Texas public schools don't need more money to waste
Dallas Morning News
March 16, 2006
Legislators should take closer look before giving
Among the universal truths of life are "death," "taxes" and "public schools
need more money." Of these three, two are true.
Let's discuss the third "truth," which is anything but true.
You may be thinking, "Everyone knows schools are underfunded." You
probably are thinking that because there's a steady drumbeat of news
releases and studies emanating from the education establishment designed to
convince you of just that.
But before the Texas Legislature and similar bodies in the other 49 states
reconvene to find a way to hand out property tax relief and (at the same
time) give several billions more to the school system – let's consider the
First, if you believe that any state can implement significant property tax
cuts while spending massive additional sums on schools, perhaps you might be
interested in purchasing a large bridge in New York. There is a way to do
it, but that involves soaking every taxpayer in the state – and that may be
exactly what is about to happen.
Another myth is the idea that schools are dying for lack of funds.
A Dallas Morning News poll revealed that 52 percent of those surveyed would
be quite willing to ante up more cash if the state would invest it in
education. Another poll, conducted for the Texas State Teachers Association,
unsurprisingly had the figure at 69 percent.
Regardless of any possible bias in the way these surveys were taken, the
people who answered obviously care about education. But would they be so
willing to pay higher taxes if there was more reporting of the facts?
In his book Education Myths, Jay P. Greene points out that education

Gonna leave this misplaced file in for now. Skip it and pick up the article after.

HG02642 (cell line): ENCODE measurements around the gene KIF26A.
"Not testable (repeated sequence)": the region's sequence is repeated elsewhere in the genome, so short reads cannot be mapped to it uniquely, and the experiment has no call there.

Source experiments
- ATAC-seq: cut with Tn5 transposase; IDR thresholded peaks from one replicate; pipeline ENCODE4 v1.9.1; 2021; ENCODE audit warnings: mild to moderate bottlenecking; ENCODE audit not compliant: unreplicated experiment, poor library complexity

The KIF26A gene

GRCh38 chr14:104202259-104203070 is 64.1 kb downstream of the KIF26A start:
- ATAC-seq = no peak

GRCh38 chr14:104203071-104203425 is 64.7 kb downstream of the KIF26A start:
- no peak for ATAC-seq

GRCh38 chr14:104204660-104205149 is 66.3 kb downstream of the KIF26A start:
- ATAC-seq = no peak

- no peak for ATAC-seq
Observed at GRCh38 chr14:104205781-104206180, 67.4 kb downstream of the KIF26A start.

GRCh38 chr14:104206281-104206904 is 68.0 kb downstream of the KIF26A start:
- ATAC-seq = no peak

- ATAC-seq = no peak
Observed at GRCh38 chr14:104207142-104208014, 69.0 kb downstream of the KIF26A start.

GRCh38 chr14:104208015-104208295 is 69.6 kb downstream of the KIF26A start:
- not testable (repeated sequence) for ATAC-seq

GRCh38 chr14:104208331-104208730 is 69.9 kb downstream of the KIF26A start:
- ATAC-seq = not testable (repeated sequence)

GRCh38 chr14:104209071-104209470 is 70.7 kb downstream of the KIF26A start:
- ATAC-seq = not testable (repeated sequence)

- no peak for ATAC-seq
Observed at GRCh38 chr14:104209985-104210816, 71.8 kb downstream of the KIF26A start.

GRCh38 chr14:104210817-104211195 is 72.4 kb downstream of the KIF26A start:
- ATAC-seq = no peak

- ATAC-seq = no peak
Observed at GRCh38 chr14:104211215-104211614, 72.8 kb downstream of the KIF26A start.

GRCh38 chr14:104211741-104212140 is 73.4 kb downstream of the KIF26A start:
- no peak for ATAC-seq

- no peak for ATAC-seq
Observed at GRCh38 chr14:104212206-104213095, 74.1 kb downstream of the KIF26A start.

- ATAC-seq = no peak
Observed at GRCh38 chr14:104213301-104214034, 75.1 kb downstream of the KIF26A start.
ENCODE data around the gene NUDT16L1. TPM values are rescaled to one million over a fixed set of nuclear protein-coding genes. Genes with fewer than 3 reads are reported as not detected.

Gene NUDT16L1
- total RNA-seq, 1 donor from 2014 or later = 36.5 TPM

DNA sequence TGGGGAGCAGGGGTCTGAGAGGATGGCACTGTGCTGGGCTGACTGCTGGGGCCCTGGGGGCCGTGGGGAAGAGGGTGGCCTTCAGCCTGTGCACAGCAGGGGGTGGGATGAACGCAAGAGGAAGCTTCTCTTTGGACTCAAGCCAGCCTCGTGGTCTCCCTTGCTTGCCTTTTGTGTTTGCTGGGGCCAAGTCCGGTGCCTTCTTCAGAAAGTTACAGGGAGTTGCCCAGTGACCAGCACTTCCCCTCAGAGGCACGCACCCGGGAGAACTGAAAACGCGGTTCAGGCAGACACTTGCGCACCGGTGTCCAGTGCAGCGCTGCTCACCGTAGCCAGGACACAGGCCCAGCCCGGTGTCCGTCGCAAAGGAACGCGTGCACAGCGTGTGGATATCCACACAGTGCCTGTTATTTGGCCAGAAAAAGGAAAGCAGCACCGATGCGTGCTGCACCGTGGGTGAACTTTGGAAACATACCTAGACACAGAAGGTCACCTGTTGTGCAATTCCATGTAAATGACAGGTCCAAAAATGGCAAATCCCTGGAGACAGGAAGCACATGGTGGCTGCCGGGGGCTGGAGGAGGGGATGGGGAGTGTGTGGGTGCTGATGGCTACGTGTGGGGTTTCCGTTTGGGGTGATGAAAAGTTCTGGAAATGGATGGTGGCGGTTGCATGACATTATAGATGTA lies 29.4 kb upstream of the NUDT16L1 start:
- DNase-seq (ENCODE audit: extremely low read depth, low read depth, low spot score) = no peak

spending has been on the rise for 50 years. The Department of Education's
records show that after World War II, in today's dollars, we spent about
$1,214 per student. By 1955, that had doubled to $2,345. By 1972, it doubled
again, to $4,479. Since then, it has doubled yet again, to $8,745. And ABC's
John Stossel, in his recent series "Stupid in America," says the per-student
outlay has now reached $10,000.
So how could you do with a class of 25 kids and a budget of a quarter of a
million dollars? The schools say it isn't enough.
But the schools have teachers unions and massive numbers of lobbyists, all
working to preserve the government schools' monopoly and to get unfriendly
politicians unelected. For that, they seem to have the cash. The unions
represent the teachers' interests, but who speaks for the children?
The children are not served by a system in which cookie-cutter
superintendents are handed rock-star contracts loaded with perks that most
of us could never imagine. Remember Dallas Superintendent Michael Hinojosa's
car allowance that he got along with a car and driver? He gave it up earlier
And what about former Dallas Superintendent Mike Moses, who always insisted
that his job was not about money? He walked away with more than $200,000 in
unused vacation pay and retirement incentives. In Fort Worth, Thomas Tocco
was reassigned after a billing scandal involving at least $10 million. But
his iron-tight contract allowed him to collect his salary of $314,212 plus
compensation for unused sick time and vacation days.
Then there's the incredible cost of educating children who are in the
country illegally. According to the Federation for American Immigration
Reform, the total national expenditure from grades K-12 for educating
illegal immigrant children is about $12 billion per year. If you add the
cost of those children who are born to illegal parents, the cost skyrockets
to more than $28.6 billion. Texas taxpayers pay $3.9 billion of that.
Presumably, if we didn't accept illegal immigrants in our classrooms, we
wouldn't need bilingual education, and another fortune could be saved. In
California, they tried that with Proposition 227, and tests scores shot up.
But the bilingual lobby is working to return the status quo.
And so it goes. If schools really hadn't gotten significant increases and if
they didn't waste money like drunken sailors, we taxpayers would obviously
want to do our part. But before the soaking begins, would the Legislature
please take a look at how our money is being spent?
Lynn Woolley is a syndicated talk show host. His e-mail address is